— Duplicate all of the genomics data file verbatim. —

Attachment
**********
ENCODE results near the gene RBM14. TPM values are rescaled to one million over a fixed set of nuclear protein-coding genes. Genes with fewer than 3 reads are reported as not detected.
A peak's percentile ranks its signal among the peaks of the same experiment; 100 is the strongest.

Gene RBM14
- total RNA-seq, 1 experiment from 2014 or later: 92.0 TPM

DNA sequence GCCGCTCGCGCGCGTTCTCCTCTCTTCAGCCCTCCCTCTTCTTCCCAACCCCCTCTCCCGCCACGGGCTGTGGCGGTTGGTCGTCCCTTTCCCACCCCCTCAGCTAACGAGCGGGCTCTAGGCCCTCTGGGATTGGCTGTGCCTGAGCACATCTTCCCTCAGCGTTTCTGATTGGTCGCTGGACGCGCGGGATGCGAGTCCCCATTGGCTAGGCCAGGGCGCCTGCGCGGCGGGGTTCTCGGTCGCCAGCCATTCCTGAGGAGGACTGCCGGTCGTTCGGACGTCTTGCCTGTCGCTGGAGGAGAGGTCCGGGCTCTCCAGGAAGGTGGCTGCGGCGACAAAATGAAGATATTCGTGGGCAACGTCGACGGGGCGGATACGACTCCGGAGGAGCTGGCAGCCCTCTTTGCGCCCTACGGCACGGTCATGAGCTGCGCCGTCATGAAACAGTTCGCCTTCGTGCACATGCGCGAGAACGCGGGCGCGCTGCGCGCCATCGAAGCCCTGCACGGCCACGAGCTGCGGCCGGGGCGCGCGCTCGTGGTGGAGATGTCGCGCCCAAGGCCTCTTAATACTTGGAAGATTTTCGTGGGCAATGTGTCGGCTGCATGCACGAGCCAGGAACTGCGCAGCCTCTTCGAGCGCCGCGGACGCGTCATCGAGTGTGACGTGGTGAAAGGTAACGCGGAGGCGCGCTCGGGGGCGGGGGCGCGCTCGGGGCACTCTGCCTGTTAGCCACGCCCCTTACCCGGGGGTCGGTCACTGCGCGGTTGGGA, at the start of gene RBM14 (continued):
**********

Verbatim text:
ENCODE results near the gene RBM14. TPM values are rescaled to one million over a fixed set of nuclear protein-coding genes. Genes with fewer than 3 reads are reported as not detected.
A peak's percentile ranks its signal among the peaks of the same experiment; 100 is the strongest.

Gene RBM14
- total RNA-seq, 1 experiment from 2014 or later: 92.0 TPM

DNA sequence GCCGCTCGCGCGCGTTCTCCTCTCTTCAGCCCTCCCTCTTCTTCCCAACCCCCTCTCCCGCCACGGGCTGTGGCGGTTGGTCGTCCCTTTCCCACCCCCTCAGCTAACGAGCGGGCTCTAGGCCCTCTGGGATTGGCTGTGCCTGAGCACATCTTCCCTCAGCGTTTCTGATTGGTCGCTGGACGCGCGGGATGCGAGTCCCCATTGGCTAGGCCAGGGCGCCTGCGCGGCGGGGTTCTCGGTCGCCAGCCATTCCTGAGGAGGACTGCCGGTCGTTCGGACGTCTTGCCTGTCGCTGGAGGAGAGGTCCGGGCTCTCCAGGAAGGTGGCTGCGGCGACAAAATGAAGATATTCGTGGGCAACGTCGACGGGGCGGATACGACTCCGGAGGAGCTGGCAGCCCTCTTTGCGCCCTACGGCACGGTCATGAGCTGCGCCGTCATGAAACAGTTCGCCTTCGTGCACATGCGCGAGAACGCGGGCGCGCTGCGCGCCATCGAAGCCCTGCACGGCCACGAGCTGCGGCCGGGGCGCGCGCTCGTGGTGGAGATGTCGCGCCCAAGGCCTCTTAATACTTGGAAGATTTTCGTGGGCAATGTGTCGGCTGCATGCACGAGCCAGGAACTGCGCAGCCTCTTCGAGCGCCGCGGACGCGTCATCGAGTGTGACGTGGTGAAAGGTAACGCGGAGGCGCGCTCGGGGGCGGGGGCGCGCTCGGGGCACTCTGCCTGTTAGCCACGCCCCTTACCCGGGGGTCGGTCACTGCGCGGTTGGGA, at the start of gene RBM14 (continued):